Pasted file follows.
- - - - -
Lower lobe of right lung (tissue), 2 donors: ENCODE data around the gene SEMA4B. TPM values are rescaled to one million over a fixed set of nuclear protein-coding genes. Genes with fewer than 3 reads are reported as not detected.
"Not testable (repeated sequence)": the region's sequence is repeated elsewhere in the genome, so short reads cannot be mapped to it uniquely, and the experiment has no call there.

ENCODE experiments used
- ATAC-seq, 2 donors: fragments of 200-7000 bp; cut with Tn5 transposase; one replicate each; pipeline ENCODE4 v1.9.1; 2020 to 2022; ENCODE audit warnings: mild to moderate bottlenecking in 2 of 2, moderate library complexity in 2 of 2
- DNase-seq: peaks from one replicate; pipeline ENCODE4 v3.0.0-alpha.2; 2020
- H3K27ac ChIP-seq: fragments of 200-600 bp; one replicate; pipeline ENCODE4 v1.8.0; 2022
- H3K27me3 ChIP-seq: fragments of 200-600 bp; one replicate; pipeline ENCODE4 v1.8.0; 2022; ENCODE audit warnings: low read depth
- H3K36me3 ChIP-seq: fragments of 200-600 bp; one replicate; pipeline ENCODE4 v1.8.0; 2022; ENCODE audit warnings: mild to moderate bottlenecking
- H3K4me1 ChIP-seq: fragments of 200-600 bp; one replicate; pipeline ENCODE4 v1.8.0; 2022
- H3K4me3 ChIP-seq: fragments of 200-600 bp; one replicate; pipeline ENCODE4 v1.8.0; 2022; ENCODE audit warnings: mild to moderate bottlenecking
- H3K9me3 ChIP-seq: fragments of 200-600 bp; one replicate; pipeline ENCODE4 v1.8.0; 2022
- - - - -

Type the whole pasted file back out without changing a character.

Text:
Lower lobe of right lung (tissue), 2 donors: ENCODE data around the gene SEMA4B. TPM values are rescaled to one million over a fixed set of nuclear protein-coding genes. Genes with fewer than 3 reads are reported as not detected.
"Not testable (repeated sequence)": the region's sequence is repeated elsewhere in the genome, so short reads cannot be mapped to it uniquely, and the experiment has no call there.

ENCODE experiments used
- ATAC-seq, 2 donors: fragments of 200-7000 bp; cut with Tn5 transposase; one replicate each; pipeline ENCODE4 v1.9.1; 2020 to 2022; ENCODE audit warnings: mild to moderate bottlenecking in 2 of 2, moderate library complexity in 2 of 2
- DNase-seq: peaks from one replicate; pipeline ENCODE4 v3.0.0-alpha.2; 2020
- H3K27ac ChIP-seq: fragments of 200-600 bp; one replicate; pipeline ENCODE4 v1.8.0; 2022
- H3K27me3 ChIP-seq: fragments of 200-600 bp; one replicate; pipeline ENCODE4 v1.8.0; 2022; ENCODE audit warnings: low read depth
- H3K36me3 ChIP-seq: fragments of 200-600 bp; one replicate; pipeline ENCODE4 v1.8.0; 2022; ENCODE audit warnings: mild to moderate bottlenecking
- H3K4me1 ChIP-seq: fragments of 200-600 bp; one replicate; pipeline ENCODE4 v1.8.0; 2022
- H3K4me3 ChIP-seq: fragments of 200-600 bp; one replicate; pipeline ENCODE4 v1.8.0; 2022; ENCODE audit warnings: mild to moderate bottlenecking
- H3K9me3 ChIP-seq: fragments of 200-600 bp; one replicate; pipeline ENCODE4 v1.8.0; 2022